Dec 7, 2015
Means-tested T fares could be disastrous. -- By James Aloisi
We decry the growing income inequality that manifests itself as a Tale of Two Cities – one for the haves, and one for everyone else. Yet we may be fast approaching a Tale of Two Transit Systems – one for the voiceless in society, and one for the wealthy and connected. And we threaten to exacerbate the problem by using well-intentioned mid-Twentieth Century approaches to maintaining equality. Allow me to explain. [...]
As I’ve said before, asking T riders to pay more for the same quality of service is ineffective policy and morally wrong. Until and unless we have before us a comprehensive, credible plan to deal with the $7 billion state-of-good repair gap, we should put a halt to fare increase talk. And when the time does come to implement a new fare increase, lets figure out a way to help those who can least afford it through methods other than discounted fares. Discounting fares only takes money away from the T. Instead, we should be thinking creatively, perhaps using earned income tax credits or having the state subsidize fares for those who qualify for SNAP or similar programs (ideas recently offered for discussion by Josh Fairchild of the advocacy group TransitMatters).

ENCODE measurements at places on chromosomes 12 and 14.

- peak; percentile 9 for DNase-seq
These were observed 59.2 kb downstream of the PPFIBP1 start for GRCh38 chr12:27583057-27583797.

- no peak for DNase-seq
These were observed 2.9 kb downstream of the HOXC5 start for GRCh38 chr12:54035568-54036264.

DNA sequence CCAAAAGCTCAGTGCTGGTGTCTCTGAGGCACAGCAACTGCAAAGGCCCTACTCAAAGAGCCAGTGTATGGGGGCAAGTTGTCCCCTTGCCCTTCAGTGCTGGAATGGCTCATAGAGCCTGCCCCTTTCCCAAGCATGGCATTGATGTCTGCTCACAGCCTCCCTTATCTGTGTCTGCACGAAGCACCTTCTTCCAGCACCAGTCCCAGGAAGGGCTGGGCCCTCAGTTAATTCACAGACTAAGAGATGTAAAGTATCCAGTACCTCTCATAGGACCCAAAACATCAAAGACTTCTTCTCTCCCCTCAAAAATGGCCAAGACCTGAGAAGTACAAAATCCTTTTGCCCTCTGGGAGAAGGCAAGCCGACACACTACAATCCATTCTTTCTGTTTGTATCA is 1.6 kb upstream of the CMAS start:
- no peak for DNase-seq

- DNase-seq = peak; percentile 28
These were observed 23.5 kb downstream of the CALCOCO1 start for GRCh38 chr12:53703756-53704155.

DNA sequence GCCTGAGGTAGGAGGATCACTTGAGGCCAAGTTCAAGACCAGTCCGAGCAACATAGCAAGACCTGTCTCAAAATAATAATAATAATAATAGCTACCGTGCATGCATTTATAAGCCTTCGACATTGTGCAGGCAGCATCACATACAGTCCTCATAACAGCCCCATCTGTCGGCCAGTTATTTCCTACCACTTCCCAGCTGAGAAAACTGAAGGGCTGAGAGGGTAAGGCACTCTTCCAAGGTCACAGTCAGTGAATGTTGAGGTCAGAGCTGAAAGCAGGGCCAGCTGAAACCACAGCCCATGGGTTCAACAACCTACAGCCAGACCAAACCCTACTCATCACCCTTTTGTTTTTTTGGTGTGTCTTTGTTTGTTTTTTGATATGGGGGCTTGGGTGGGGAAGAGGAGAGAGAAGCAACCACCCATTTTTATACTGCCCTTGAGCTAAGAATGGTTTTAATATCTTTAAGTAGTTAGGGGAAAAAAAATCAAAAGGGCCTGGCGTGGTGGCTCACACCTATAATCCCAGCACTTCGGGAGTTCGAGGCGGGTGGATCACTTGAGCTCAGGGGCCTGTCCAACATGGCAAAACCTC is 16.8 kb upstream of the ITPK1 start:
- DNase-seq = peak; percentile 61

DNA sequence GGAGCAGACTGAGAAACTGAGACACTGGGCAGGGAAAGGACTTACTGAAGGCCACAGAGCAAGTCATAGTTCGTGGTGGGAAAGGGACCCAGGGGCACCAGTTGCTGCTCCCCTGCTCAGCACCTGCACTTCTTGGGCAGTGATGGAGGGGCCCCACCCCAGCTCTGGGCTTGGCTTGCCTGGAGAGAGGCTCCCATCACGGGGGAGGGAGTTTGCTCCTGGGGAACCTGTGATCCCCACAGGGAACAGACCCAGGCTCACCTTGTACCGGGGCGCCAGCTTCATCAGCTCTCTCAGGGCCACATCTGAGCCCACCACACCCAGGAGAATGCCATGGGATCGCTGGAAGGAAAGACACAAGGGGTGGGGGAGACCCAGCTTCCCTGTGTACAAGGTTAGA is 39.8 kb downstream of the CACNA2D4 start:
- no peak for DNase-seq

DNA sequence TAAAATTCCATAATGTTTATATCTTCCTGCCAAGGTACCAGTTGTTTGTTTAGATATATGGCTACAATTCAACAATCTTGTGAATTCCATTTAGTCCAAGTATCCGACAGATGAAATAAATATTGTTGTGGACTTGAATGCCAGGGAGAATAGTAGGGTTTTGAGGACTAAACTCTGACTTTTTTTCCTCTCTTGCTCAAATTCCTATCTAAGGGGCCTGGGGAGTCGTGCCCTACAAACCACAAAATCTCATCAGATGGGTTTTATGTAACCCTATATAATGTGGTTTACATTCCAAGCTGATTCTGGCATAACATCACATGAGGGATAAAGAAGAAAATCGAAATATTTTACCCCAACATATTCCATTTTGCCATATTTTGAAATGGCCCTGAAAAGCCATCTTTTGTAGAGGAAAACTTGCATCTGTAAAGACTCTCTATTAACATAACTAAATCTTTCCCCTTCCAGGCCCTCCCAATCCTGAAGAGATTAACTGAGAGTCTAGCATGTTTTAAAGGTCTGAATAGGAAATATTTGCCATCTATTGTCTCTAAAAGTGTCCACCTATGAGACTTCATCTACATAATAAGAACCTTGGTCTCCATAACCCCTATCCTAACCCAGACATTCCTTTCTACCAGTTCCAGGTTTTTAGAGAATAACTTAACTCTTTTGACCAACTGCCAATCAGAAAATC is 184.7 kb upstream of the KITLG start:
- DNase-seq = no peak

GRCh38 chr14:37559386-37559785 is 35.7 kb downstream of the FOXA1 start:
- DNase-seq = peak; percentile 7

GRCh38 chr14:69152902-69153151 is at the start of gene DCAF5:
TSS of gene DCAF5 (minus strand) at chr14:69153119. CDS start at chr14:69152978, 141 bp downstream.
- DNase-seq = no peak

Let me leave you with one final thought. We are all in this together, but won’t be for long once we push well-off commuters to private sector micro transit. A fair and equitable mobility system that everyone uses ought to be a pillar of a thriving urban experience. Once we lose our egalitarian transit system we lose the whole ballgame.